It is 6:15 on a Tuesday morning and the clubhouse at Countryway Golf Club in Tampa is jammed with golfers. They are patiently waiting for the sun to rise, or at least the first glow of light to break up the darkness. Until then, there is work to do. Ric Wharton, 67, and Bill Flood, 70, are arranging the four-person teams for the scramble format. It is their job to make the teams as fair as possible. Each name is put on a poker chip and arranged by skill level. On this day, there will be seven groups and 25 players overall. It is everybody else's job to sip coffee and take aim at whoever is in sight.
"Hope you play better than you did last week, especially if you're in my group,'' Carl Mione, 77 and an original member of the group, quipped to a fellow player.
This is the Tuesday morning golf league. Members have been gathering before the sun since 1999, when Mione; Pat Donelly, 80; Larry Kotke, 80; and Bob Capo, 63, started the group. There are leagues like it throughout the area, diehards willing to suffer the early hour to be the first ones on the course.
Some days you win. Some days you lose. But every Tuesday is a chance to be together, hitting shots and trading barbs. Nobody is immune, as I found out this Tuesday morning.
“St. Pete Times, huh?'' somebody cracks from the back of the clubhouse. "They still printing?''
I am in Group 6. We'll see who's laughing in a couple of hours.
The sun doesn't officially rise for another six minutes, but the first tee shot is on its way. As most of the group mills around the putting green or loiters near the tee box, shots sail over the lake (or into it).
"Hey, a blind squirrel finds a nut every now and then,'' someone shouts as Bob Kowalski, 70, knocks one on the green of the 95-yard first hole.
Countryway Golf Club is an executive course off W Waters Avenue. It has 11 par 3s and seven par 4s for a par 61. That's perfect for this group, whose average age is 65; the oldest players are in their 80s.
"A lot of these guys have been coming out here for years,'' said Ron Fandrick, 69, a retired air traffic controller from North Dakota who has been playing in the group for three years. "It's always a good time. It's a great group of guys.''
It is Group 6's turn to take the tee and the sun is peeking through the clouds. I'm teamed with Claude Shaver and Jim Armstrong. Shaver, 67, is a retired Royal Canadian Mounted Policeman who has lived in Clearwater for 10 years. He owns a software company but always finds time to rise early and play on Tuesdays. Despite two knee replacement surgeries, Shaver still has game and is especially deadly with short irons.
"I used to be a 3 handicap back in the day when I was young and skinny,'' he said. "Now I'm happy just to be out playing.''
Armstrong, 68, is a retired civilian worker for the Navy in Clanton, Ala. He lives in Tampa and has been playing with the Tuesday morning group since 2003. A left-hander, he swings with all his might despite back problems.
"I used to play twice on Tuesdays,'' Armstrong said. "But then I had some back trouble and I couldn't do it anymore. It's kind of amazing I'm still playing with all the back problems. It hurts every time I swing.''
All three of us fail to hit the green on the first hole and we are forced to try a chip-in for birdie. Not even close. We're off to a bad start.
Pete Castelli, 66, lets out a roar as he chips in on the second hole for birdie. They are in the group ahead of us and are already 2 under.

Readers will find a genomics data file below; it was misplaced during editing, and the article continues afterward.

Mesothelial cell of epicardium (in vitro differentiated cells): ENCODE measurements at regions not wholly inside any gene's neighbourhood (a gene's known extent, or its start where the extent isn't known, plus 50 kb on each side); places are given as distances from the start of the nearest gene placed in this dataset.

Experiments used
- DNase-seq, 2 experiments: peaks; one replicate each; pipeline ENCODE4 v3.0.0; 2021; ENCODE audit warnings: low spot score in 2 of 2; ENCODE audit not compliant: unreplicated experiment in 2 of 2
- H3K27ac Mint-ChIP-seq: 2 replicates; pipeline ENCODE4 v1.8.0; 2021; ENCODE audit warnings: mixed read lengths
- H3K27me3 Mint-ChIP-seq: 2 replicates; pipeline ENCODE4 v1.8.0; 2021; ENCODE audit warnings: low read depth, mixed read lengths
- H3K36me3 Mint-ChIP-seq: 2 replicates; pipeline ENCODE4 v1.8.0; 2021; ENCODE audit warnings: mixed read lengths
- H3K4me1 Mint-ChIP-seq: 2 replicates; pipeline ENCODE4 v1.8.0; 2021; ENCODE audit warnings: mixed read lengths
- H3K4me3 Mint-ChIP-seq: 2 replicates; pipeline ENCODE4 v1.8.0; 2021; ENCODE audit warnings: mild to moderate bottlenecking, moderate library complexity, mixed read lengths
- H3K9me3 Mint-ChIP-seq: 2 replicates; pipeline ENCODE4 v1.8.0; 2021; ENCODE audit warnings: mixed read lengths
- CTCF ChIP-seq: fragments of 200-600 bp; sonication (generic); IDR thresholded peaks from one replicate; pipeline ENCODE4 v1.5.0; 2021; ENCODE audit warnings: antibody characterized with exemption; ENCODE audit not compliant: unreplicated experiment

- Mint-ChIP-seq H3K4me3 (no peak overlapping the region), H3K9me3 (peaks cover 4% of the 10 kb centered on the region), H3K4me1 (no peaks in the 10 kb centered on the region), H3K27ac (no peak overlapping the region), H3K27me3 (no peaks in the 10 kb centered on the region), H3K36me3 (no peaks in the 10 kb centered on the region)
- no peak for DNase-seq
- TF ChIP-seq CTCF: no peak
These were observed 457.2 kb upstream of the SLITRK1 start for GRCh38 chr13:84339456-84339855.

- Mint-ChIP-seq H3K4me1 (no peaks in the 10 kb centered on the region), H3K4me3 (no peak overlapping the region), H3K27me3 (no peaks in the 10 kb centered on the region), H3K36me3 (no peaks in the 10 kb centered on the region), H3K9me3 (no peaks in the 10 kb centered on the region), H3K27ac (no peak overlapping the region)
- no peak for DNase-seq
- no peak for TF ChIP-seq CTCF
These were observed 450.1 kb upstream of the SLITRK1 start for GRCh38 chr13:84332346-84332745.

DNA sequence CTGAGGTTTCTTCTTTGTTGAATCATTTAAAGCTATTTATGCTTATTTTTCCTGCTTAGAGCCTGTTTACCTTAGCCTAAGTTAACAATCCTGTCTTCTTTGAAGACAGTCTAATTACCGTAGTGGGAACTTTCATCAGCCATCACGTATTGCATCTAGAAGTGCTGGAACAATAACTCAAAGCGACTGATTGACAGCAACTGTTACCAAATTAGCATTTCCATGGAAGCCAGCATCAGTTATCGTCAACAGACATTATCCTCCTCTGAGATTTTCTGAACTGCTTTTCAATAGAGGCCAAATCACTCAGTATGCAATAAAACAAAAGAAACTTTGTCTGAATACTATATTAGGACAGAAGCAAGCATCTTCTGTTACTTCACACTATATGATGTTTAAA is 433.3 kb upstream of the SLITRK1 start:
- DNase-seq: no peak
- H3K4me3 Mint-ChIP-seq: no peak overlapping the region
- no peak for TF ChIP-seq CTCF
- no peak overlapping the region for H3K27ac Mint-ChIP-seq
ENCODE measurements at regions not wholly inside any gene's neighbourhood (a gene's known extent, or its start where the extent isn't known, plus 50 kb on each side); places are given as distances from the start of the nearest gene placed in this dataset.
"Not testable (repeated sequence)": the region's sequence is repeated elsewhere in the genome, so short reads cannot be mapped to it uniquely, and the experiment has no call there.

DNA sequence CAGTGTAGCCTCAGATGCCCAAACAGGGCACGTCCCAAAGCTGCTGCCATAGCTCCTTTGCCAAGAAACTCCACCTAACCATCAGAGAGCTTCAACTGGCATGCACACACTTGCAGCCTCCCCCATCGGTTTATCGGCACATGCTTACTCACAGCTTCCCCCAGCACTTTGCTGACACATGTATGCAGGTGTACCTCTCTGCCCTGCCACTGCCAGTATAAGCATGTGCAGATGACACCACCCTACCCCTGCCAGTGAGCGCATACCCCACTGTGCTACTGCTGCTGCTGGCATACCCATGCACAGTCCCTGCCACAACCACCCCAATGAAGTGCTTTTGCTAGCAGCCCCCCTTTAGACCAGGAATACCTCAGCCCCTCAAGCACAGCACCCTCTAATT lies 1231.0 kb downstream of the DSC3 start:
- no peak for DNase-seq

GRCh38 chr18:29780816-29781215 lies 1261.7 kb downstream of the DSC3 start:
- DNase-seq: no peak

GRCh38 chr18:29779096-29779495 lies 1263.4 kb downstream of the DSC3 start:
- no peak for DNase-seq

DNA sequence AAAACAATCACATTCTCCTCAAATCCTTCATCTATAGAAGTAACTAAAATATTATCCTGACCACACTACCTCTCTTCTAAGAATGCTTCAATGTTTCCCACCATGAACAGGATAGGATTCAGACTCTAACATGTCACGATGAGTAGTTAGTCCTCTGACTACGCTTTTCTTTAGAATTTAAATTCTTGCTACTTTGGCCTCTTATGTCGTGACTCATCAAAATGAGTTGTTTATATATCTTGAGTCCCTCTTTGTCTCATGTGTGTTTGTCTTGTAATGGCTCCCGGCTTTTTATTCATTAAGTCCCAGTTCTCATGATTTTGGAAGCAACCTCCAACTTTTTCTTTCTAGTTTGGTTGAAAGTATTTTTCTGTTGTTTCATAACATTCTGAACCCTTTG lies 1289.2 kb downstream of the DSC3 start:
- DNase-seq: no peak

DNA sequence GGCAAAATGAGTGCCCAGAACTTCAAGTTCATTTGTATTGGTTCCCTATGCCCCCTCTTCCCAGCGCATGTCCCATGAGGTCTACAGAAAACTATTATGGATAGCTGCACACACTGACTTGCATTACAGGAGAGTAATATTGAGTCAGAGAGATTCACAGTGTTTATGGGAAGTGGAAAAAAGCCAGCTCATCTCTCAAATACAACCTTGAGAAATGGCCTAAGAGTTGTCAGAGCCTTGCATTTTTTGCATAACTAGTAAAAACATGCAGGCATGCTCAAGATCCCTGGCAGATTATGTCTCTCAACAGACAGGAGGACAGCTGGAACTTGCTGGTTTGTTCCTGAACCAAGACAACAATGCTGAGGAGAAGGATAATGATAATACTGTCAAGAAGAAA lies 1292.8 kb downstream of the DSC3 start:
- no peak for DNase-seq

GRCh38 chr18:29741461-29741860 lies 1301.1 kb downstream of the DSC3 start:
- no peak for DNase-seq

"Knock it off,'' Shaver shouts.
We par the hole. Two holes in and already two shots down.
After four straight pars, Shaver is trying to put on a happy face.
"Okay, we've got to get it going,'' he said. "We pick up some birdies here, and there are a lot of birdies on the back nine.''
The fifth hole is a 308-yard par 4 with a dogleg right. We cut the fairway and have only a sand wedge to the green. Armstrong gets us close on the second shot, and we make the birdie putt. Off and running.
We finish the front nine with birdies on the eighth and ninth holes.
"I'm telling you, we can make a lot of birdies on the back side,'' Shaver said. "But it's going to take at least 8 or 9 under to even come close.''
The back nine starts with a bang. Shaver hits his pitching wedge on the 103-yard 10th hole just to the right of the flag. Then it starts trickling to the hole. It stops 1 inch from the cup.
"Almost made my seventh,'' Shaver said. "Thought that was going to fall in.''
It also happens to be the closest-to-the-pin hole for the back nine. Later, we find out the 11th hole was supposed to be the closest-to-the-pin hole but the stake was on the wrong hole. Too late now. Shaver sinks the marker right next to the cup. Good luck trying to beat that shot.
We follow with another par-3 birdie. In fact, we birdie the first five holes on the back nine. On the 15th hole we are 10 feet away but fail to make the birdie putt.
"Blew a chance there,'' Shaver said. "We needed that one.''
Yes, we did. With momentum clearly gone, we limp in with three more pars.
The round is over. Our group finishes at 8 under.
"That's not going to be good enough,'' Shaver said.
It is not. The winners shoot 11 under. But Shaver did get closest to the hole on the front and back nines.
The first group has been done for a half-hour. Pitchers of beer are already on the table, and the stories begin. The group was not impressed by Shaver's near hole-in-one.
"The only reason he didn't make it was because he didn't want to buy (drinks),'' Kowalski said with a laugh. "He's the cheapest guy out here.''
By 11 a.m., most of the group has dispersed. Another round in the books before lunch. They will gather again next Tuesday, just as sure as the sun will rise.
"It's a lot of fun,'' Shaver said. "We play a little golf and give each other (guff).
"If you can't take it, then you shouldn't be playing with this crew.''